# app/services/create_user.rb
class CreateUser
  attr_reader :user, :mailer

  def initialize(user, mailer: UserMailer)
    @user = user
    @mailer = mailer
  end

  def call
    if user.save
      mailer.welcome_email(user).deliver_later
      user
    else
      false
    end
  end
end

We can reuse this service object from anywhere–the console, a rake task, or another controller–free from side effects.

class UsersController < ApplicatinController::Base
  def create
    @user = User.new(user_params)
    service = CreateUser.new(@user)
    if service.call
      redirect_to @user
    else
      render :new
    end
  end
end

I find service objects are easy to extend. Let’s say that, besides sending an e-mail, we need to create an activity item for a feed. This is an easy change to make.

class CreateUser
  # ...
  def call
    if user.save
      mailer.welcome_email(user).deliver_later
      UserActivityJob.perform_later(user)
    end
  end
end

4. Use a model method

If you don’t find the benefits of using concerns and service objects compelling, you can replace callbacks with vanilla methods in your model.

class User < ActiveRecord::Base
  def save_and_deliver_email(mailer: UserMailer)
    if save
      mailer.welcome_email(self).deliver_later
      self
    else
      false
    end
  end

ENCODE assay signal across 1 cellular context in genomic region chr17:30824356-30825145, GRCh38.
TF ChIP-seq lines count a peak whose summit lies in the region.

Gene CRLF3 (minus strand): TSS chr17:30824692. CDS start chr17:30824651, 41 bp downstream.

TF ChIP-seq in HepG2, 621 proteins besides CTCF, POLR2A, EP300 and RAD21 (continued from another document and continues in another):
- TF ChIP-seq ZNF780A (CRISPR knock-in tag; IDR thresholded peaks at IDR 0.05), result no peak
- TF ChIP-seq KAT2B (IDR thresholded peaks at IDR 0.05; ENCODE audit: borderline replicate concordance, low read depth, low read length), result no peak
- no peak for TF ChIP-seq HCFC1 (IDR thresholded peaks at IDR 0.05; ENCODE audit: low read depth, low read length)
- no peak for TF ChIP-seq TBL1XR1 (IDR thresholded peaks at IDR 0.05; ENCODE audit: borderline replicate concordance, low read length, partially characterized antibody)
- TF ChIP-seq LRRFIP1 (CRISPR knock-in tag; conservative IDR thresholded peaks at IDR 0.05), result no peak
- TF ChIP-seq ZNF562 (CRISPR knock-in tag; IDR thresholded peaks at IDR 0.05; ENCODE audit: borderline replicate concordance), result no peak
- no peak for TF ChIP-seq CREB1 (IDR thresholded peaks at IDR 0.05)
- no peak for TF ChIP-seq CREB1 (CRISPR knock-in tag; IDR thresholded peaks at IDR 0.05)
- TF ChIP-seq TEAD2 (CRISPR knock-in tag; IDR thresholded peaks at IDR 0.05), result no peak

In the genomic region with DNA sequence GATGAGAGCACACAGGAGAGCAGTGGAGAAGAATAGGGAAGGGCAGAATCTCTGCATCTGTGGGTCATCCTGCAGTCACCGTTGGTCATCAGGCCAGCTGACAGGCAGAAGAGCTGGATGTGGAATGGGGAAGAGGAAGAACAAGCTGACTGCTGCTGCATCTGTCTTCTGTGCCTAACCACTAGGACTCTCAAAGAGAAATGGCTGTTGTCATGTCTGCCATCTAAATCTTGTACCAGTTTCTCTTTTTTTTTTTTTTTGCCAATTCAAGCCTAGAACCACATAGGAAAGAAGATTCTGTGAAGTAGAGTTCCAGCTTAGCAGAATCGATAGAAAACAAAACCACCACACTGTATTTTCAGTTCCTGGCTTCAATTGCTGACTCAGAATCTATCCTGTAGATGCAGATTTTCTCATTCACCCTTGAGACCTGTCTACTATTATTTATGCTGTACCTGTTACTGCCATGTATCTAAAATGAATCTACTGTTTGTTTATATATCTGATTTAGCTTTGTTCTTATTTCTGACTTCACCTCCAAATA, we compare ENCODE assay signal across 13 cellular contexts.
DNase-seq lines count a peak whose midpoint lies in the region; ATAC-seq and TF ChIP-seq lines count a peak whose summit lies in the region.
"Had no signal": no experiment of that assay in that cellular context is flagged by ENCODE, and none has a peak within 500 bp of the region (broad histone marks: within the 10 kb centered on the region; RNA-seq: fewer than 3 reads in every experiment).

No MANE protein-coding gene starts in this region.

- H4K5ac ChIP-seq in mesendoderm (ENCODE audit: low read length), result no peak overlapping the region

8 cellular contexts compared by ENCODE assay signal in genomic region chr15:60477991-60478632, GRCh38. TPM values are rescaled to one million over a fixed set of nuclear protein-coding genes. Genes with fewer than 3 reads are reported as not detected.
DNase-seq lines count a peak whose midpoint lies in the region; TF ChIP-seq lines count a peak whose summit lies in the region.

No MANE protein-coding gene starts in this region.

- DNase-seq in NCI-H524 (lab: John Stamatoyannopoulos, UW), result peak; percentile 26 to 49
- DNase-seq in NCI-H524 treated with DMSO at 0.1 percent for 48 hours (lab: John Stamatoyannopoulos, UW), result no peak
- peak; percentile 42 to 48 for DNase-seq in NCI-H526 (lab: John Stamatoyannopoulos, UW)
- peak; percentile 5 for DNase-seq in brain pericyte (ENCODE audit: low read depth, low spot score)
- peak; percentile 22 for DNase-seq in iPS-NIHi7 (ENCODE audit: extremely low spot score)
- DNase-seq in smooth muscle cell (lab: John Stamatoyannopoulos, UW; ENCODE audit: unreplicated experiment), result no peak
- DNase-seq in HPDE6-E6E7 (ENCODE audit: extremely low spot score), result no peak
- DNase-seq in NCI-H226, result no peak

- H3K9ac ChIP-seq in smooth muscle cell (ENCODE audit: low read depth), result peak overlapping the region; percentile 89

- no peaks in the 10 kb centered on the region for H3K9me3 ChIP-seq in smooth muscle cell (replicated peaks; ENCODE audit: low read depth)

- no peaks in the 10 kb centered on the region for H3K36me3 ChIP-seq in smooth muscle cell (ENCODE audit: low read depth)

end
class UsersController < ApplicatinController::Base
  def create
    @user = User.new(user_params)
    if @user.save_and_send_welcome_email
      redirect_to @user
    # ...
  end
end

I’m not a fan of this approach, even if it’s an improvement on callbacks. In my opinion, an ActiveRecord model should be responsible for its persistence and internal business logic only. It should not concern itself with sending e-mails.

When do I use callbacks?

I use callbacks when dealing with the internal state of the object.

class Invitation < ActiveRecord::Base
  before_create :set_token, :downcase_email

private

  def downcase_email
    email.downcase!
  end

  def set_token
    # A database uniqueness constraint prevents a clash
    self.token = SecureRandom.urlsafe_base64
  end
 end

But I look for ways to avoid them. For example, it’s better to use a setter method to downcase the email2.

class User < ActiveRecord::Base
  before_create :set_token

  def email=(value)
    super(value.downcase)
  end

  # ...
end

Callbacks are not intrinsically bad, and they have their uses. But they give you a lot of rope to tie yourself with. They are attractive because they make certain tasks look and feel deceptively easy. It’s always worth asking yourself if there’s a better way.

  1. Because it violates SRP. It tightly couples user creation with sending emails. It obfuscates the intention of your code. It leads to undesirable side effects. It makes your code deterministic. Etc…

  2. We can check for the presence of value, but we shouldn’t; value will be an empty string when a form is submitted with a blank email. If we get errors because of value being nil, it’s probably a bug in the application, and we want it to fail.